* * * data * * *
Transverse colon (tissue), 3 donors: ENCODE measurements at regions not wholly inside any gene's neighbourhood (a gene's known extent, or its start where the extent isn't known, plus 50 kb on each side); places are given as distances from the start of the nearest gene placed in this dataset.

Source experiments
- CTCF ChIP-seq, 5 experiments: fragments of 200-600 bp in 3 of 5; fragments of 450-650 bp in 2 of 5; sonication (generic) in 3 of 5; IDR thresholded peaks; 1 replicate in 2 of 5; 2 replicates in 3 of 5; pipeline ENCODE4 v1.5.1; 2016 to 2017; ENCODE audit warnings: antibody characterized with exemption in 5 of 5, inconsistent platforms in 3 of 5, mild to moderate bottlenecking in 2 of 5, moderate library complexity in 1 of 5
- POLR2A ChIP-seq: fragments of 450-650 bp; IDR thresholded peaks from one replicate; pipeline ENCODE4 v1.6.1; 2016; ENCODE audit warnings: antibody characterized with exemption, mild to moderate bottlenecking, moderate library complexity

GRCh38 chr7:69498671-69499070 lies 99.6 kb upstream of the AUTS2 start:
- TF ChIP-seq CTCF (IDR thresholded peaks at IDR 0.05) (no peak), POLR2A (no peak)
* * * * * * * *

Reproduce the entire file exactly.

Transverse colon (tissue), 3 donors: ENCODE measurements at regions not wholly inside any gene's neighbourhood (a gene's known extent, or its start where the extent isn't known, plus 50 kb on each side); places are given as distances from the start of the nearest gene placed in this dataset.

Source experiments
- CTCF ChIP-seq, 5 experiments: fragments of 200-600 bp in 3 of 5; fragments of 450-650 bp in 2 of 5; sonication (generic) in 3 of 5; IDR thresholded peaks; 1 replicate in 2 of 5; 2 replicates in 3 of 5; pipeline ENCODE4 v1.5.1; 2016 to 2017; ENCODE audit warnings: antibody characterized with exemption in 5 of 5, inconsistent platforms in 3 of 5, mild to moderate bottlenecking in 2 of 5, moderate library complexity in 1 of 5
- POLR2A ChIP-seq: fragments of 450-650 bp; IDR thresholded peaks from one replicate; pipeline ENCODE4 v1.6.1; 2016; ENCODE audit warnings: antibody characterized with exemption, mild to moderate bottlenecking, moderate library complexity

GRCh38 chr7:69498671-69499070 lies 99.6 kb upstream of the AUTS2 start:
- TF ChIP-seq CTCF (IDR thresholded peaks at IDR 0.05) (no peak), POLR2A (no peak)